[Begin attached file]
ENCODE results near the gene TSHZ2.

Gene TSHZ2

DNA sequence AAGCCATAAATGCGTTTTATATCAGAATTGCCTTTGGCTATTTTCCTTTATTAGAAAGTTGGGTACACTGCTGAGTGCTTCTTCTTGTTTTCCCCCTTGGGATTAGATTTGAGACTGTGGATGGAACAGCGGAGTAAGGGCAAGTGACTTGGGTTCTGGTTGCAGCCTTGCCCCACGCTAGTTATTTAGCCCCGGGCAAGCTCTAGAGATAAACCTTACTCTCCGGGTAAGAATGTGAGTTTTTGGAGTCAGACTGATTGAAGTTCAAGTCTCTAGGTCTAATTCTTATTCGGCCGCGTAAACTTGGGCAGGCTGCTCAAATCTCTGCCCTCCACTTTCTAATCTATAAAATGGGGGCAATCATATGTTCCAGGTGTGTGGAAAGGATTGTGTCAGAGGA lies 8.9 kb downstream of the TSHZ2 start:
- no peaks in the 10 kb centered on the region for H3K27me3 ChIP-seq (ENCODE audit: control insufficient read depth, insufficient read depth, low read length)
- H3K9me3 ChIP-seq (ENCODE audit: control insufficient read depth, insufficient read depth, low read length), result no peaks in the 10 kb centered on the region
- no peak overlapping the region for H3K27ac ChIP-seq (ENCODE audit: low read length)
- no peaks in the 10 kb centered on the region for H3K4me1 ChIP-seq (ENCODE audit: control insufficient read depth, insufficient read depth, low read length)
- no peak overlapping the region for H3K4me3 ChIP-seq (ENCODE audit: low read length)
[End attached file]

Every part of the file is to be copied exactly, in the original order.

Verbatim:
ENCODE results near the gene TSHZ2.

Gene TSHZ2

DNA sequence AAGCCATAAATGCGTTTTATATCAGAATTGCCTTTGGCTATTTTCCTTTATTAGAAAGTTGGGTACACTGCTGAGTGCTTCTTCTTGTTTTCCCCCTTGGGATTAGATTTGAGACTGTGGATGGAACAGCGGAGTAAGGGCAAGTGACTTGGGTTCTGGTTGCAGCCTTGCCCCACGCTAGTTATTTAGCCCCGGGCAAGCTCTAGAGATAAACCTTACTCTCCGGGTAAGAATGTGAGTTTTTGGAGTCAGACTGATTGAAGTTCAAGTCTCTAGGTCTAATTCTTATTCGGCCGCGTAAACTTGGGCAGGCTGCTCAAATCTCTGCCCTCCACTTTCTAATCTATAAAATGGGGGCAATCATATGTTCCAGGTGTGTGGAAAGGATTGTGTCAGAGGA lies 8.9 kb downstream of the TSHZ2 start:
- no peaks in the 10 kb centered on the region for H3K27me3 ChIP-seq (ENCODE audit: control insufficient read depth, insufficient read depth, low read length)
- H3K9me3 ChIP-seq (ENCODE audit: control insufficient read depth, insufficient read depth, low read length), result no peaks in the 10 kb centered on the region
- no peak overlapping the region for H3K27ac ChIP-seq (ENCODE audit: low read length)
- no peaks in the 10 kb centered on the region for H3K4me1 ChIP-seq (ENCODE audit: control insufficient read depth, insufficient read depth, low read length)
- no peak overlapping the region for H3K4me3 ChIP-seq (ENCODE audit: low read length)